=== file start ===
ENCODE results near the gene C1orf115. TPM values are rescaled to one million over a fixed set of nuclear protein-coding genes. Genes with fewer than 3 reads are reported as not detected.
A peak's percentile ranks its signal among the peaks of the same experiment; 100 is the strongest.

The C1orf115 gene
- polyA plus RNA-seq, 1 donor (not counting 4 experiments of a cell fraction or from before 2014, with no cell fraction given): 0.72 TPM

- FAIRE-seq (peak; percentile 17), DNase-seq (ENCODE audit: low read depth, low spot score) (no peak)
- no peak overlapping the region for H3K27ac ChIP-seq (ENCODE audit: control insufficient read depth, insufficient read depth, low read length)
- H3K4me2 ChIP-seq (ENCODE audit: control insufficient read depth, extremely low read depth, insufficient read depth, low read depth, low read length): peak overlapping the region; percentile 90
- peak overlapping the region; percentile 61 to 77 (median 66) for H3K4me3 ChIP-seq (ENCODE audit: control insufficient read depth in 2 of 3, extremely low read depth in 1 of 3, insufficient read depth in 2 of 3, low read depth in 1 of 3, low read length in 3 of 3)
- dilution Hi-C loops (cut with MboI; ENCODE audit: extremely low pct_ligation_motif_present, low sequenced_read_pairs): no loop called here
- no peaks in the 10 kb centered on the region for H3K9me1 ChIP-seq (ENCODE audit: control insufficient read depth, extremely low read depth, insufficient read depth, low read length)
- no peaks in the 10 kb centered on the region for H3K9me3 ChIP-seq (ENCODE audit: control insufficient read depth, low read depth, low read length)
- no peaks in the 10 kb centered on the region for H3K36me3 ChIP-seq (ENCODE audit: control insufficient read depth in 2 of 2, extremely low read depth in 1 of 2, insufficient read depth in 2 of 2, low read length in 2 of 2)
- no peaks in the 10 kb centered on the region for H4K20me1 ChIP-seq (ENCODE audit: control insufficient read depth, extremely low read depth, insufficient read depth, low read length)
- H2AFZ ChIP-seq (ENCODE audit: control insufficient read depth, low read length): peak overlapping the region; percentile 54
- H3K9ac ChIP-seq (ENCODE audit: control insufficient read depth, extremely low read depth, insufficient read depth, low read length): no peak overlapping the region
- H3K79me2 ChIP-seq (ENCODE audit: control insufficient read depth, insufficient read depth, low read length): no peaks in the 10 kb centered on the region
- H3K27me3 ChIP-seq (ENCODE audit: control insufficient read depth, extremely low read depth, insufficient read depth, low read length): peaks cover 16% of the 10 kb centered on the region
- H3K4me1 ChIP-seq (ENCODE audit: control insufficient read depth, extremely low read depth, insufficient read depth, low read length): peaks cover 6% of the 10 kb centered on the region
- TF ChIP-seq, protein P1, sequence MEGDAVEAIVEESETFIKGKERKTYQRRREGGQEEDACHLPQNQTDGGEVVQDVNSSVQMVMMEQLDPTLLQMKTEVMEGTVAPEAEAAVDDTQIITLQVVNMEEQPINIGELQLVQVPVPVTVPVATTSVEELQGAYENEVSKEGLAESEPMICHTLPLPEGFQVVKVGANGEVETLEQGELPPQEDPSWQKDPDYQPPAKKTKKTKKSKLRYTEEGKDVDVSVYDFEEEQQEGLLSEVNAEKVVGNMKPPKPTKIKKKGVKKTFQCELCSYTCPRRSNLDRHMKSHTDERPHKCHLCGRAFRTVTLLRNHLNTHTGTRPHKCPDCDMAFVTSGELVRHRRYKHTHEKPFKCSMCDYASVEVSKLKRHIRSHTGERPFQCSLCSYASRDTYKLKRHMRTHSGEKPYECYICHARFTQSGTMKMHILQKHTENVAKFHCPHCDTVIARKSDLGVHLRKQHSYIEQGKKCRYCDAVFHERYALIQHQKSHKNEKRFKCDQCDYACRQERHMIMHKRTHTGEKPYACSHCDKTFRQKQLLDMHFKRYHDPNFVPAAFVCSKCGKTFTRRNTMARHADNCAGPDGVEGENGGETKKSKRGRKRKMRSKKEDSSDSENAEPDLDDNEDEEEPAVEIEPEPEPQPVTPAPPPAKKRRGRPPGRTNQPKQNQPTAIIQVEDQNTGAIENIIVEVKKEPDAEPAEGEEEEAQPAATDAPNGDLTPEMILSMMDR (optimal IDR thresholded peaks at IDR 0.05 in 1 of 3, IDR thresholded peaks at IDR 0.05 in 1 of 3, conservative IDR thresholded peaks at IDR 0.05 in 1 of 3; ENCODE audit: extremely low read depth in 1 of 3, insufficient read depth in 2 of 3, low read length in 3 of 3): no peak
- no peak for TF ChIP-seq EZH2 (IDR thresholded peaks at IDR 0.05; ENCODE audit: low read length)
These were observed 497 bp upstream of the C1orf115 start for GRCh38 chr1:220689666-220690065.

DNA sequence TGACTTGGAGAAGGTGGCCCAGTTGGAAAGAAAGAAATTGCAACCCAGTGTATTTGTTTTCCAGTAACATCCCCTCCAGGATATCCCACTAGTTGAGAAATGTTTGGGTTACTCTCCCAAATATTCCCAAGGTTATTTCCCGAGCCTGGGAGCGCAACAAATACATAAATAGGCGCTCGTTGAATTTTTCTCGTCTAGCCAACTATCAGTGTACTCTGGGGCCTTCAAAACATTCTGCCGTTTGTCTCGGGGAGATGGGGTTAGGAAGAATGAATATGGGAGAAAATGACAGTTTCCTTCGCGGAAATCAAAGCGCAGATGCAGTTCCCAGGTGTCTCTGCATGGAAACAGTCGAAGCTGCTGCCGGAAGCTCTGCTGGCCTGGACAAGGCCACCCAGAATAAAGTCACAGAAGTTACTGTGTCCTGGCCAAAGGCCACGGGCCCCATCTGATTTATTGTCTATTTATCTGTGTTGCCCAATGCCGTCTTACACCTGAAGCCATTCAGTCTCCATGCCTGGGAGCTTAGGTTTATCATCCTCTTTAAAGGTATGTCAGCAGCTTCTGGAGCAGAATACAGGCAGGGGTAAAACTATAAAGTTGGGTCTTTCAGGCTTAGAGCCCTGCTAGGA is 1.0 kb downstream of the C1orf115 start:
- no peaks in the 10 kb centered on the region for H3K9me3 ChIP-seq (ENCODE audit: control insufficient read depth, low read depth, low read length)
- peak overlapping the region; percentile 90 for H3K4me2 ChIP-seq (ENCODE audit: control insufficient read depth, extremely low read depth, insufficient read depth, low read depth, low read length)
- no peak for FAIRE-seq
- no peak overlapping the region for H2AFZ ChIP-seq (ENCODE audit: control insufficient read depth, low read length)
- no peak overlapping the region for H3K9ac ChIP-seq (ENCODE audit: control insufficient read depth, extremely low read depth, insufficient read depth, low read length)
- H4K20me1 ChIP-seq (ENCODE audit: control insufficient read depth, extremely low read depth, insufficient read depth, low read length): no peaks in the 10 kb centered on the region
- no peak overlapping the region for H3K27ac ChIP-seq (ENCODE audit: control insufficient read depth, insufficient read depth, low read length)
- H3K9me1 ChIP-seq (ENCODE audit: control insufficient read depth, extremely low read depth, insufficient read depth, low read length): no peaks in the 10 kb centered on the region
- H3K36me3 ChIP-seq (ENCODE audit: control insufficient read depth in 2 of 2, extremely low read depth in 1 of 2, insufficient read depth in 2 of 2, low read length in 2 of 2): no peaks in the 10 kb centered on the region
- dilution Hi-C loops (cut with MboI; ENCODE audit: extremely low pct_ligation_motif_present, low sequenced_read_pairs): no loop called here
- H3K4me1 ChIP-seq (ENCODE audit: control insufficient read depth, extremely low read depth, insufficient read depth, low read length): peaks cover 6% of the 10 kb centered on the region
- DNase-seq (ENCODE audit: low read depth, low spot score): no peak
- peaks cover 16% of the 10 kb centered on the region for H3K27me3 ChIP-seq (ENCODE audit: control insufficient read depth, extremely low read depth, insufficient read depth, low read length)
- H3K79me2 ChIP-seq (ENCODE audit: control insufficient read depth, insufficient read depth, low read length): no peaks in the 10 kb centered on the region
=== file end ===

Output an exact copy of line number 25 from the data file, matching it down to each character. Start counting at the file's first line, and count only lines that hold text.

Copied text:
- no peak for FAIRE-seq